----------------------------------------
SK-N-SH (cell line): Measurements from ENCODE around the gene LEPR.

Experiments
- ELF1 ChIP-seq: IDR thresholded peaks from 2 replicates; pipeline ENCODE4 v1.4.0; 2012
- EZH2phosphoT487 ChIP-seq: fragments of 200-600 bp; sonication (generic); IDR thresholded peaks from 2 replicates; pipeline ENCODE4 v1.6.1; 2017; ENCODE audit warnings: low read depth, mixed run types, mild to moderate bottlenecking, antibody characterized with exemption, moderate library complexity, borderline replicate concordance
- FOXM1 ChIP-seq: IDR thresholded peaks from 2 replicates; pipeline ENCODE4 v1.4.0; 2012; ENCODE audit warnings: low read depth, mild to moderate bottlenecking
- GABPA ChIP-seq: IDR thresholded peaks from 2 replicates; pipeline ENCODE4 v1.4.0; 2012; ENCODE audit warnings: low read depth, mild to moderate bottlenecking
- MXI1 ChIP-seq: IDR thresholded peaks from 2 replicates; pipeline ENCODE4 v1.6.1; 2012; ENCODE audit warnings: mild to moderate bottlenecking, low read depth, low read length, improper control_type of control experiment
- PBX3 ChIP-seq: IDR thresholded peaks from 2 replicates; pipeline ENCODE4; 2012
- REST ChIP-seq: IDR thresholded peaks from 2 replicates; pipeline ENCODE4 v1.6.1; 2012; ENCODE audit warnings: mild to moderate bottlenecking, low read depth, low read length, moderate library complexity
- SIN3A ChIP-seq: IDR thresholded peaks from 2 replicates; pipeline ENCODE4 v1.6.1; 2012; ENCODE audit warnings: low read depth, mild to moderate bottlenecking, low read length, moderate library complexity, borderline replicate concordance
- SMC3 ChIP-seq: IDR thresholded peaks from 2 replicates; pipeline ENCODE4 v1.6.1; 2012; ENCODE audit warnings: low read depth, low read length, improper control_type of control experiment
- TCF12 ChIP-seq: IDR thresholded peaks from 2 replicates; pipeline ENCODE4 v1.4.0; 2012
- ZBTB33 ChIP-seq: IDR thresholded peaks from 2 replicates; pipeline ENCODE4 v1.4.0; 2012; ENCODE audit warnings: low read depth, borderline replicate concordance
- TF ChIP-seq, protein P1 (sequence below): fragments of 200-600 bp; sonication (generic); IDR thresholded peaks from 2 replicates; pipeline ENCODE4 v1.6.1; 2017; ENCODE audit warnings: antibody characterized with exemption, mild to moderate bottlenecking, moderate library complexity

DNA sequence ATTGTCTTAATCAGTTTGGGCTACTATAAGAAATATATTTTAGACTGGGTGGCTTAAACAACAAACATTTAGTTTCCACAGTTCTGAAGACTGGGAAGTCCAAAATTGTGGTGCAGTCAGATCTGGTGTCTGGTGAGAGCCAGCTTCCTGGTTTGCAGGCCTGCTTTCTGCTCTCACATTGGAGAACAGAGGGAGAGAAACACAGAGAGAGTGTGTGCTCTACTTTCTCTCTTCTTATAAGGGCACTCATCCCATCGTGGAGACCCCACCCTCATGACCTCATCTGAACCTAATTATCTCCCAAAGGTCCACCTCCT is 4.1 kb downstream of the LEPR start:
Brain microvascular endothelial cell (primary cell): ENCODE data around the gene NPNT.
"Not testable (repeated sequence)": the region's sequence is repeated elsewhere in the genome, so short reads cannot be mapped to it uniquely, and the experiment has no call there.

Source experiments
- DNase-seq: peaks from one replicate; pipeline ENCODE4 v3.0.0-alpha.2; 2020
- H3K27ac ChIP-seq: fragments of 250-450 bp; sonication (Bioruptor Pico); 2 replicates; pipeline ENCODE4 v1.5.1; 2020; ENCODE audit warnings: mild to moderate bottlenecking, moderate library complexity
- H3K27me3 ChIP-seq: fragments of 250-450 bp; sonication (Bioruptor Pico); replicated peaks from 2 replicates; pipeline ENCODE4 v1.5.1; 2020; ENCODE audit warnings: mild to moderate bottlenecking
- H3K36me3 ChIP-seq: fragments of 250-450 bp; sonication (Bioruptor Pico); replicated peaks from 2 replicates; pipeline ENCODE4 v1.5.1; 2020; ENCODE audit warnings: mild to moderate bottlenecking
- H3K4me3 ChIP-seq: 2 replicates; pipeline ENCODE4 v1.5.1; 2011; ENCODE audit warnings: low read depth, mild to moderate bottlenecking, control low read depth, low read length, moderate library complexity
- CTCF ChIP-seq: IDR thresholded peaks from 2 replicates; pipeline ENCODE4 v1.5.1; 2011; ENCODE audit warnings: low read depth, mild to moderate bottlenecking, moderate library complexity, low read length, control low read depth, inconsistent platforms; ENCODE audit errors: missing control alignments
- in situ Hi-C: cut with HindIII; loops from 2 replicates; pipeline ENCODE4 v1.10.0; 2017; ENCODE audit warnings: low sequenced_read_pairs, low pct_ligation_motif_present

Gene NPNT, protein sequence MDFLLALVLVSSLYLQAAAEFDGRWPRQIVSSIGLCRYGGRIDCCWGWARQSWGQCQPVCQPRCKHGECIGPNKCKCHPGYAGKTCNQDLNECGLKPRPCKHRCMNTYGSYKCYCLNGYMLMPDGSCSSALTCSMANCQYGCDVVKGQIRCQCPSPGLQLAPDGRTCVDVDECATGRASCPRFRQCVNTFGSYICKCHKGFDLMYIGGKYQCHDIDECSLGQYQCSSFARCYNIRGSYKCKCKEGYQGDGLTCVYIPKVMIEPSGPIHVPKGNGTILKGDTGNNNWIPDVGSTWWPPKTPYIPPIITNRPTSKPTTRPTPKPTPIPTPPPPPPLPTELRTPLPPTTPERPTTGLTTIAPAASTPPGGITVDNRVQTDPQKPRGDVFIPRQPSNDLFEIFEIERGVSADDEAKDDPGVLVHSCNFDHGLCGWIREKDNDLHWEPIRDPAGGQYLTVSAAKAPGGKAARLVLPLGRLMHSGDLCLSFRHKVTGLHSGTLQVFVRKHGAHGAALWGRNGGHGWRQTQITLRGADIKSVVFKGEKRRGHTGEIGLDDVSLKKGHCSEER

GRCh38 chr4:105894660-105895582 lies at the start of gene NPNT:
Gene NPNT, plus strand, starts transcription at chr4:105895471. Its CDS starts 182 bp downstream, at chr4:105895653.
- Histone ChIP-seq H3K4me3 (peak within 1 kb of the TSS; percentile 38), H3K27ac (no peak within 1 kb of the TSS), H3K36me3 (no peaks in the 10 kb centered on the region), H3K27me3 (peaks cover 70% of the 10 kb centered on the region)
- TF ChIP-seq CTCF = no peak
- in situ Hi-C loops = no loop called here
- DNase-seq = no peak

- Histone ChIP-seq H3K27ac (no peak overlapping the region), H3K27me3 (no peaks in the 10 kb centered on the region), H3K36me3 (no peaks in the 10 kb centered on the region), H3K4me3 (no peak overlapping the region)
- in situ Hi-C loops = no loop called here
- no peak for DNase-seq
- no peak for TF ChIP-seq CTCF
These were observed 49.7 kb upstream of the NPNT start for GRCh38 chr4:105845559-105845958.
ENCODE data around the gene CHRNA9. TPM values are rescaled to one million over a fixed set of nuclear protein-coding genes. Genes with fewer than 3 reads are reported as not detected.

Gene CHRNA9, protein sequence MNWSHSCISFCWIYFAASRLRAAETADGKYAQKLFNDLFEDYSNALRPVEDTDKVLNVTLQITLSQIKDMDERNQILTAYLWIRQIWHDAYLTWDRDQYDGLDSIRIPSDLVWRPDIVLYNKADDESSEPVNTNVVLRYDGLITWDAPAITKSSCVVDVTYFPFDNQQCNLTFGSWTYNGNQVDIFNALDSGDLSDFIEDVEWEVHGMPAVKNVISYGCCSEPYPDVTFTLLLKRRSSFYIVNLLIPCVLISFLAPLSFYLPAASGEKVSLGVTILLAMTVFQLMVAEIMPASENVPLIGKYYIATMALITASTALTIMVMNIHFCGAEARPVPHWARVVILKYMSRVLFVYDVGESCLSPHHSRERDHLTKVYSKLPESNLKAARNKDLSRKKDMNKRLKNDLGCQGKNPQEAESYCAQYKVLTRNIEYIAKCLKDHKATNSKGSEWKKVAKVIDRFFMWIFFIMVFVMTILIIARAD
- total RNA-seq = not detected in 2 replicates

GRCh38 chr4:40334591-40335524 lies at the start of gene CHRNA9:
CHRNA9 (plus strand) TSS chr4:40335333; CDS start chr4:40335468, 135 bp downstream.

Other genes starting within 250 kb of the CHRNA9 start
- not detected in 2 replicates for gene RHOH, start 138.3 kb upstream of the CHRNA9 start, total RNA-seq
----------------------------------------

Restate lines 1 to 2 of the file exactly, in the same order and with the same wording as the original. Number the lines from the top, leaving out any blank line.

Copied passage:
SK-N-SH (cell line): Measurements from ENCODE around the gene LEPR.

Experiments